Ethiopian Prime Minister Hailemariam Desalegn has invited Egypt for another round of tripartite talks with Sudan in order to implement recommendations given by an international committee over the construction of its hydroelectric dam on the Nile, state-run news agency MENA reported.
"We seek to persuade the Egyptian authorities to avoid unnecessary complaints against the dam and to resume the tripartite talks with Ethiopia and Sudan," Desalegn said during the Ethiopian Parliament`s meeting on Thursday.
Desalegn also stressed to parliament members that his government was ready to respond if Egypt decided to issue its dispute over the Grand Renaissance Dam to the United Nations.
He also mentioned that 31 percent of the dam's construction was complete, and that the dam would start generating electricity by next year.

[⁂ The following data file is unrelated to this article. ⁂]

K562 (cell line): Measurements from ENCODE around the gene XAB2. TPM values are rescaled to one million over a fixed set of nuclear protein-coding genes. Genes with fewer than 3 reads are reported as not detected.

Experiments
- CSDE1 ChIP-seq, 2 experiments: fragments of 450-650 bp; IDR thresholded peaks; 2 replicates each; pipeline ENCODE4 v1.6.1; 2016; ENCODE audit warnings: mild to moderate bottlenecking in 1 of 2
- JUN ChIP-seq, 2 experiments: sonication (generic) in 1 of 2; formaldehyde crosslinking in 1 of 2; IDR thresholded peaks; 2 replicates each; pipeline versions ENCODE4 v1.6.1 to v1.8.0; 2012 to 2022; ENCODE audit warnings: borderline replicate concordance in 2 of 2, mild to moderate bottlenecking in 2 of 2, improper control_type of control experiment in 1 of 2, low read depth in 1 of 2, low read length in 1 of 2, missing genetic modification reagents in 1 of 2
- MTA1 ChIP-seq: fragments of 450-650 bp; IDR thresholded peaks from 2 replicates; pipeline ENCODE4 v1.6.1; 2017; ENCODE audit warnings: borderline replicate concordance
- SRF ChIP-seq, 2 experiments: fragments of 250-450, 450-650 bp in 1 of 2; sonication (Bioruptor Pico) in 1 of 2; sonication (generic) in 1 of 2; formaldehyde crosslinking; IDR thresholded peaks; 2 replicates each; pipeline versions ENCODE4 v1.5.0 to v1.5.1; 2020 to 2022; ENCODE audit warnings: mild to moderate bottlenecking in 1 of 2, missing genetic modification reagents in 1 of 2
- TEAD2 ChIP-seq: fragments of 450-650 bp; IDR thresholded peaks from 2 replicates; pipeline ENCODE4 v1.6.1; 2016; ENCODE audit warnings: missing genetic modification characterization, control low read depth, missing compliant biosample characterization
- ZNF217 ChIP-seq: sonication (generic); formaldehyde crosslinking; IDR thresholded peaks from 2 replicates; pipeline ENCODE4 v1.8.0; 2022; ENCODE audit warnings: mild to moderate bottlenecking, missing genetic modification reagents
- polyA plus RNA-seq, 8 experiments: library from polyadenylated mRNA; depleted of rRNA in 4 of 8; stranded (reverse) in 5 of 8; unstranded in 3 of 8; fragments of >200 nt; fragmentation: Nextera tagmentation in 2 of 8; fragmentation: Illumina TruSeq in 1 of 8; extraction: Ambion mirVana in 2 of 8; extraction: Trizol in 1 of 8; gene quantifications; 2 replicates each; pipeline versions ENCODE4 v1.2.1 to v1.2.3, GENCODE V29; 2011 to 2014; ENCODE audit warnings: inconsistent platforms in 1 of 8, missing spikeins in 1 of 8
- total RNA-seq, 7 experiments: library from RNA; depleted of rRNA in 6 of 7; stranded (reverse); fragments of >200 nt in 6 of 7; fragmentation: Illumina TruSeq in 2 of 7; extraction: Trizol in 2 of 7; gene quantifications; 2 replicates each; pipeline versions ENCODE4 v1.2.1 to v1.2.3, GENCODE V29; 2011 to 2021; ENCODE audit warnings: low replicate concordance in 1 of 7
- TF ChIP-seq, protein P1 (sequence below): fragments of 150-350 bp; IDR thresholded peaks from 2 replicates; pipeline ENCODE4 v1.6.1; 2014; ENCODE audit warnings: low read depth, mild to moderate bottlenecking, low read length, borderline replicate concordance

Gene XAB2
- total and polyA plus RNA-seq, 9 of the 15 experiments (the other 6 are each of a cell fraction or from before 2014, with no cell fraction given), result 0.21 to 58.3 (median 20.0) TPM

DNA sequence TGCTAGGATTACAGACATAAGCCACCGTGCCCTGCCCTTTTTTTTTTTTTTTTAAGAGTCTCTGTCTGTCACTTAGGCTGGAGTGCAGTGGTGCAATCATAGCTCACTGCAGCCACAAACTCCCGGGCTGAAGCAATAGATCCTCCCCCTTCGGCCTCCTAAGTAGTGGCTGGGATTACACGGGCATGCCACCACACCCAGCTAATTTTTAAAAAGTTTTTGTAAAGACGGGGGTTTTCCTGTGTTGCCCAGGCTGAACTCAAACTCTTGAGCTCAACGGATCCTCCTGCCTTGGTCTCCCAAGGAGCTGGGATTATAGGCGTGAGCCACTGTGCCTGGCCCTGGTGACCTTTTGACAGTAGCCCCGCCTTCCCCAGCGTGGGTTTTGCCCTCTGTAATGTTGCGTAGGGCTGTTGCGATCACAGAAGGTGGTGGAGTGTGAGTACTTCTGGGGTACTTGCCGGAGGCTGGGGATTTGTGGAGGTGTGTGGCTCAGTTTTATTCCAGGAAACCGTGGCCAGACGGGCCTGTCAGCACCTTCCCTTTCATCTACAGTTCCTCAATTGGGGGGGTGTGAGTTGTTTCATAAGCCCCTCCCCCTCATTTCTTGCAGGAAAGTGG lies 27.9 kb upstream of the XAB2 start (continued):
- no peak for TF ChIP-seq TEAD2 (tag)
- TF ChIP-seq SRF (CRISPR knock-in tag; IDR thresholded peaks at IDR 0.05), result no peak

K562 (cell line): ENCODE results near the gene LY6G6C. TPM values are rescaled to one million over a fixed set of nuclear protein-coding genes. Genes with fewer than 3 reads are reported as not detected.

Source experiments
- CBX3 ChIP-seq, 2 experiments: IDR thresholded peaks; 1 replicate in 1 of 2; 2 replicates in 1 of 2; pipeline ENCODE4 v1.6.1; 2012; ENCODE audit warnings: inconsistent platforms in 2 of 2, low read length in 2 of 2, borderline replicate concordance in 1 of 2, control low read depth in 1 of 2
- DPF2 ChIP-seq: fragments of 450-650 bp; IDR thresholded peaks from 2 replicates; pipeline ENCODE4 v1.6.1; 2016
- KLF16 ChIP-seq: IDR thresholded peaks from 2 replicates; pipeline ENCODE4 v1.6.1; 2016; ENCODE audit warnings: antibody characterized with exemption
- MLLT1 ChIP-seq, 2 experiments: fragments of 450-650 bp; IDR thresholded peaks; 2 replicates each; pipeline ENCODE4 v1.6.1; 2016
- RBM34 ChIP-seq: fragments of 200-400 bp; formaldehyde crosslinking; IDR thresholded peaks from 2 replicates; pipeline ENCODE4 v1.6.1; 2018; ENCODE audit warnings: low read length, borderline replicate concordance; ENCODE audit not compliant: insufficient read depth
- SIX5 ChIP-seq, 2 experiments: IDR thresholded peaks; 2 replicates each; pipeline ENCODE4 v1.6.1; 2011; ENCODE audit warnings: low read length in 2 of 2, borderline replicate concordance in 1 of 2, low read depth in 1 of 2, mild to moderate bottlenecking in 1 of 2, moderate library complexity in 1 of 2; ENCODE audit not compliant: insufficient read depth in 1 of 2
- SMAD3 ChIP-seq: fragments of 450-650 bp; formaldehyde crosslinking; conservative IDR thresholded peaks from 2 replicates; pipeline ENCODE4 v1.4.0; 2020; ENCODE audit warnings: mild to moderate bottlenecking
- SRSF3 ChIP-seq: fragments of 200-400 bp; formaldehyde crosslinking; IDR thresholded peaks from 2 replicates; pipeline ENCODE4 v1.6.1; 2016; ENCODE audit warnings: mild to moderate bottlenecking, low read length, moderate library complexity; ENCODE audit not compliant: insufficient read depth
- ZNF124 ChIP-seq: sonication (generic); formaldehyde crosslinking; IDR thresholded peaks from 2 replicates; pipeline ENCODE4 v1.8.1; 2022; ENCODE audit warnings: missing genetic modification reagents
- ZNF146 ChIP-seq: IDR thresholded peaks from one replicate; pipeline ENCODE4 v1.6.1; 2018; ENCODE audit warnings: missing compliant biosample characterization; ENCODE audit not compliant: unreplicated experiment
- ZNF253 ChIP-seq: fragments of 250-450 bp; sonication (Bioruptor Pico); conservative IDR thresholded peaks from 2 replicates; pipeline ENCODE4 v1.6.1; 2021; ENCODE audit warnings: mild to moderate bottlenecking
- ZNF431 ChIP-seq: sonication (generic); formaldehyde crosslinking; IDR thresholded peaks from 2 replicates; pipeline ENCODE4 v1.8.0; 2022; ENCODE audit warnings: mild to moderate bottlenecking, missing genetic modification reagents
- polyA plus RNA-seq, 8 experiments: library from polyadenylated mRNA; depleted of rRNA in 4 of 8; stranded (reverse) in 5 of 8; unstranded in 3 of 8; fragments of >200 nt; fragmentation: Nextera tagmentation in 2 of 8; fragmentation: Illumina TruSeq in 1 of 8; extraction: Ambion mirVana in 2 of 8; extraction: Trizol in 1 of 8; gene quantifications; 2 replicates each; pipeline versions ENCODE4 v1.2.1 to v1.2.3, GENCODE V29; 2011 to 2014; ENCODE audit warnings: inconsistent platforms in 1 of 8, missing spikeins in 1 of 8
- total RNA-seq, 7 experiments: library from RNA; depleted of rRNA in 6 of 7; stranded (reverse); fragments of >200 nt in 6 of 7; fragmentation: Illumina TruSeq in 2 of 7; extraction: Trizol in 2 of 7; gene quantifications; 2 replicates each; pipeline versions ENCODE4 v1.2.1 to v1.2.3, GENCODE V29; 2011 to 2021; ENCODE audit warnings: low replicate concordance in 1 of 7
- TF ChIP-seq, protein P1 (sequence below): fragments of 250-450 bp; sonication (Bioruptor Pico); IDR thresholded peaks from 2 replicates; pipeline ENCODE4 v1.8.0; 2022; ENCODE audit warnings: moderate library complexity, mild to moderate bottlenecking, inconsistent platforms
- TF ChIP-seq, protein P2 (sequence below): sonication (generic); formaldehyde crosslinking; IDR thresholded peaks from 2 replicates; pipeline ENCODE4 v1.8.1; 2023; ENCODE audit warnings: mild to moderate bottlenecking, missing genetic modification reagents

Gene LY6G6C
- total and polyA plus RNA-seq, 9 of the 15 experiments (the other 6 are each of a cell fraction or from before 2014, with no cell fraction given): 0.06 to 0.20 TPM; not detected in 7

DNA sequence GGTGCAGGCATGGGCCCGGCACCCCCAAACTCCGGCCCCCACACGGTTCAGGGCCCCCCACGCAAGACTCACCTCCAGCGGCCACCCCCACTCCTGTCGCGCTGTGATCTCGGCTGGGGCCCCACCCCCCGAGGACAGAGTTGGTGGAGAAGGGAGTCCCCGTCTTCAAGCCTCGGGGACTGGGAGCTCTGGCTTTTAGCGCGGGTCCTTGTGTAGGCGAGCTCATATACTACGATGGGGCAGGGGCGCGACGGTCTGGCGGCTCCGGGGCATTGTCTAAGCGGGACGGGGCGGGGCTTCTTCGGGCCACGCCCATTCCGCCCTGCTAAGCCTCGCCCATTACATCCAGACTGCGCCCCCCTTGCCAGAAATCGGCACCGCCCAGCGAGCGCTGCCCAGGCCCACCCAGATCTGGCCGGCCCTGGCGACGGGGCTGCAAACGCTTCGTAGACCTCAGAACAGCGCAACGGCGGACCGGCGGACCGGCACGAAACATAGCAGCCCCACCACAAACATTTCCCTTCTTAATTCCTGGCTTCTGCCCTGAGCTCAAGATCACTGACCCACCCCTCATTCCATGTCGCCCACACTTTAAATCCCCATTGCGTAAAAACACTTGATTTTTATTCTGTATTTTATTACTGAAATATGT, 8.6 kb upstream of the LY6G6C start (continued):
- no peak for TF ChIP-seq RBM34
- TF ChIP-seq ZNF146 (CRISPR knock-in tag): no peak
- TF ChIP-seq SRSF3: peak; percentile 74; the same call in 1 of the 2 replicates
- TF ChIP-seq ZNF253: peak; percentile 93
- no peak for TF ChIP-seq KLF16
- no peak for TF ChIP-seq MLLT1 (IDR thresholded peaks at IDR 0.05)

The planned Grand Renaissance Dam is a $4.2 billion hydroelectric dam on the Blue Nile, one of the main tributaries of the Nile. The project has been a source of concern for the Egyptian government since May of last year, when images of the dam's construction stirred public anxiety about possible effects on Egypt's share of the Nile, the country's main source of potable water.
Egypt, Ethiopia and Sudan formed a tripartite technical committee to study the possible effects of the dam and try to generate consensus. Ethiopia maintains that Egypt's water share will not be negatively affected by the successful completion of the project.
Despite talks between Ethiopia and Egypt breaking down in recent months, officials from both countries still insist they will continue to meet in order to solve the dispute over the dam.
Earlier this month, the foreign ministers of both Egypt and Ethiopia held talks in Brussels on the dam.